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    I picked up double figures of ticks over the course of an 8 day Sea Kayak camp trip along the wild western shorelines from Arrochar to Loch goil -Took them off as soon as I found them & applied iodine etc etc. Hill walked & camped for years & had plenty of ticks before then...& belive me ...far few since then.... anyway, this place was infested - problem was, we never had our guard up during the first 3 days of the trip - became aware when carrying firewood & saw tick on my wrist - then found many more all over, we were cutting aboot in shorts once the wetsuits off....Later aware precaustions were taken - fuelled by extreme paranoia!! which basically meant staying on the beach & eyeing the grass with extreme hatred - wanting a flamethrower etc etc... When I got back home, I had rashes around bites on my legs, one in particular was about size of a 2 pence, not the classic bulls eye but a red angry rash that was getting bigger. Went to Doctor who basically looked at & said:" Doh! nasty skin rash - I'll give you cream",- I protested & got a 7 day course of 'ethyromycin' instead. (ethyromycin is for nappy rash in my book). I went home took these but the rash really played on me, so I done some research & saw rashes which looked a lot like mine being called lymes .... I went back to the doc & asked for a long course of 'Doxycycline' - Doxy is one of the antibiotics that kills lyme Borrelia & once you have the rash, you want to get it down you quick style - she gave me 14 days worth (which is crap) - correct antibiotic this time because I told (the Doc that) but of course typically people are never a long enough course to ensure complete eradication - Lyme borellia can go into a dormant cystic state & only to re emerge later - hence the reason it is referred to as a relapsing condition, anyway took them & the rashes went away & to be fair I've not had any problem - I put my ailments down to old age anyhoo. That was 2010 - Ticks & the dangers do now at least get a mention in the media in Scotland thanks to the hard efforts of groups like BADA UK etc...but Docs in the central belt simply don't have a clue about the subject you'd be better going to see a vet & barking. I dropped mega hints to try & get the Doc to test me for Lyme but I got a complete 'Deafie' - the big rubber ear. Seemingly there are a few testing methods - some more reliable than others - In Scotland, Raigmore Hospital in Inverness is the authority on it - I think they see more cases - therefore are generally aware.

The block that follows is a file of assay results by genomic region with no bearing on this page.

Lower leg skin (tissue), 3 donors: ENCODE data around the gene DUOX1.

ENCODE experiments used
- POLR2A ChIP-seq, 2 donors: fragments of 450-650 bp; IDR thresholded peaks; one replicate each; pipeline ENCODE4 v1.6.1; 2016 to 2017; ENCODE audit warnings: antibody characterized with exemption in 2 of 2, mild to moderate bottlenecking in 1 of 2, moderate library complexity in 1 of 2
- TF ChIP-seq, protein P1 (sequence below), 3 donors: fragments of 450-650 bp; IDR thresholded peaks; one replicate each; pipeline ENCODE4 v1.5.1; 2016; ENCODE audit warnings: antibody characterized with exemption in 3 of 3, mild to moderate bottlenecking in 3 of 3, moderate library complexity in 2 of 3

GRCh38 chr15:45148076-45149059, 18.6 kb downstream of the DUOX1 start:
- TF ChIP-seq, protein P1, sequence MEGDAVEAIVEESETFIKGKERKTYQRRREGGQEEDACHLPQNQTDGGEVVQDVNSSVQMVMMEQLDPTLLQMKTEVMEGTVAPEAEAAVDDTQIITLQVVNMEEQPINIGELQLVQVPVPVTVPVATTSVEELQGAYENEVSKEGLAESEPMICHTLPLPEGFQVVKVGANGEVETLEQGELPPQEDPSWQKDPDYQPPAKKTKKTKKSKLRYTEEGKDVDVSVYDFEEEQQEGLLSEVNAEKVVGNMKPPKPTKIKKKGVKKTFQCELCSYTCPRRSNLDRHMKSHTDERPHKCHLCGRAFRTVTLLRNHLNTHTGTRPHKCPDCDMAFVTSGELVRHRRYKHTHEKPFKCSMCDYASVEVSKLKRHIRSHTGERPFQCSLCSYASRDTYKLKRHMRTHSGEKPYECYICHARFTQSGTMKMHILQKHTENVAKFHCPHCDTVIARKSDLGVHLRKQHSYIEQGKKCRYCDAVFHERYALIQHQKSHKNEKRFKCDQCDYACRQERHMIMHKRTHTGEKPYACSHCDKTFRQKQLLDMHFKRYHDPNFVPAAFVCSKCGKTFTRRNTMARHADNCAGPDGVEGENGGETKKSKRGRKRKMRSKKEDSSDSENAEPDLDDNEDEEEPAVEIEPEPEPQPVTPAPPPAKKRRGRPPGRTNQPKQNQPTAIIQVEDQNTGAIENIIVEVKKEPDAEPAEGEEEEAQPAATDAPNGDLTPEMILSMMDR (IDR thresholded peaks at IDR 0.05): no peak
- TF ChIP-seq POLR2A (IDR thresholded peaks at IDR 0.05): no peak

I took plenty of photos of the rashes incase I had to seek advice after they were gone - Being older & wiser now, maybe I'd try the 'Demand a test' tactic I see in an earlier post - I'm not sure all docs respond well to this though.
    prevention is my motto now, I am very choosy about campsites now & usually check for ticks in area before I go bushwhacking - my outer layer is treated with permethrin spray (such as life venture brand which covers clothes for 6 months apparently)
    Why cant I just buy a course of simple 'wide spectrum' antibiotics such as 'Doxycycline' to hold in my first aid kit? so in the event of 'ANY' infection far from civalisation, I have an option to start taking them as precaution. You can't do this in the UK - why not? What harm would this do? If I were going to a tropical zone, this would not be a problem - you can buy such things over the counter in some countries.
    All said and done, I had many many bites before the event above & no real rash - not all tick bites will cause lyme - loads of people get bit - my bites as bad as the rash was, were never comfirmed as such & I'm still alive - a bit worn out but that might just be wear & tear. if I had had the choice though,
    I,de have taken 28 days antibiotics & got tested.
    Last edited by davyowens; 13-10-2017 at 00:50. Reason: Spelling errors...
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  11. #71